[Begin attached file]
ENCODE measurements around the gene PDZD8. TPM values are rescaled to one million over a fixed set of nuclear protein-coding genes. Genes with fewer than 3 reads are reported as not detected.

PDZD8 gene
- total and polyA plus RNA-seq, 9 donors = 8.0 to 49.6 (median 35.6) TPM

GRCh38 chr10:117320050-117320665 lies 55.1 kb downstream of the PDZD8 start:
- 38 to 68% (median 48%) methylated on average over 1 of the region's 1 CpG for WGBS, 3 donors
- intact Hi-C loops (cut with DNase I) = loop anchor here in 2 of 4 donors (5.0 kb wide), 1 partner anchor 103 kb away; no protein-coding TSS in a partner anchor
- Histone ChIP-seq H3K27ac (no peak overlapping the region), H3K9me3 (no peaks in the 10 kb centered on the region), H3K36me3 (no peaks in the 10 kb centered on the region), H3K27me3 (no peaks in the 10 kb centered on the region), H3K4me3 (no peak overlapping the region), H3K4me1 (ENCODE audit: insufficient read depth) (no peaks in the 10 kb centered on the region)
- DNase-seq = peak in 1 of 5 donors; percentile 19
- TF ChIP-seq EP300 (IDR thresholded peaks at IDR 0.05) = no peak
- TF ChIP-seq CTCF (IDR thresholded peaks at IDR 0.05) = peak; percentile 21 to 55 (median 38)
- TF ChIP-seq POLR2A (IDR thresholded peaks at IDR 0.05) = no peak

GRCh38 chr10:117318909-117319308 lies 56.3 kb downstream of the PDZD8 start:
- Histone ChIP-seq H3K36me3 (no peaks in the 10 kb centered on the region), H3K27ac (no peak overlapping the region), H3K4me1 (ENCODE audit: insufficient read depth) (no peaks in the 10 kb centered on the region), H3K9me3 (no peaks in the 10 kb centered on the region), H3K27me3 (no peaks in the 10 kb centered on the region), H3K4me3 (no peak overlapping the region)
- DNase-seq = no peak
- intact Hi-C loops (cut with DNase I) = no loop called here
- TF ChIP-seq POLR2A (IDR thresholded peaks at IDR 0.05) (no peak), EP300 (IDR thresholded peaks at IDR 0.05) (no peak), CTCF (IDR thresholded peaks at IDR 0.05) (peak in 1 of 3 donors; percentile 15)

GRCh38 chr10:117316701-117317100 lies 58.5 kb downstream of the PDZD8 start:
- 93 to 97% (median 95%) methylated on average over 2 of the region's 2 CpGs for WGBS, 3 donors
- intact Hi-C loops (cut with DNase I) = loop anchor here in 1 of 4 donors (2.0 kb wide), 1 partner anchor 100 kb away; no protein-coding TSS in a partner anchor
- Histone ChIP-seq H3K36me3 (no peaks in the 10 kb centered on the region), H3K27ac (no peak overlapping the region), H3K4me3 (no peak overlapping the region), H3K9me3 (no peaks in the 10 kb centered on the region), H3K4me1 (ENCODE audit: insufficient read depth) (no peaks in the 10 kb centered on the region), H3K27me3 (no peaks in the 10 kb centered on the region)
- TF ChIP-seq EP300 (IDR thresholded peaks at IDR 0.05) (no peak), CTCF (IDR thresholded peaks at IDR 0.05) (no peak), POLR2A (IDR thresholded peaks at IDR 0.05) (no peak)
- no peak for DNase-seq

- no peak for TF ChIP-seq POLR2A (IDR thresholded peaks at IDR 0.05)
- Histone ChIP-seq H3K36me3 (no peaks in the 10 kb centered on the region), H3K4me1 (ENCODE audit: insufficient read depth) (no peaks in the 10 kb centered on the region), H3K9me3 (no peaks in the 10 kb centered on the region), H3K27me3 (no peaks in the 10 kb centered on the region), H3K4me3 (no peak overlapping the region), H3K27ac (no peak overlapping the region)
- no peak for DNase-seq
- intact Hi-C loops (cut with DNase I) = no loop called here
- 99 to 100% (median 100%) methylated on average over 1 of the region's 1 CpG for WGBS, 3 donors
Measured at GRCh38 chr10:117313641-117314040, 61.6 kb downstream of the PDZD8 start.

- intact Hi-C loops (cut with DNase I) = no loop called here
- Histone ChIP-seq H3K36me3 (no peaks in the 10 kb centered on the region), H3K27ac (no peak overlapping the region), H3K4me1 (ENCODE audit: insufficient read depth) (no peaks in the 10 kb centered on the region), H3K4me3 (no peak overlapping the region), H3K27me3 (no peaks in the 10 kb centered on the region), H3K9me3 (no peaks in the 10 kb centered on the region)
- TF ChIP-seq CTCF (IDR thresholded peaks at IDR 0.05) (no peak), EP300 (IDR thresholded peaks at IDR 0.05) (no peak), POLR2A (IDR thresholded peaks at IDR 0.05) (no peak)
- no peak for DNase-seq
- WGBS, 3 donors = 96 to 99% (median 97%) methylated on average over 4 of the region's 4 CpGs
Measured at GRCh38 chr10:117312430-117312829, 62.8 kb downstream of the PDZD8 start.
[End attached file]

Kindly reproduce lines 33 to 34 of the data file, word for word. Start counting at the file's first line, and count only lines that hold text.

- WGBS, 3 donors = 96 to 99% (median 97%) methylated on average over 4 of the region's 4 CpGs
Measured at GRCh38 chr10:117312430-117312829, 62.8 kb downstream of the PDZD8 start.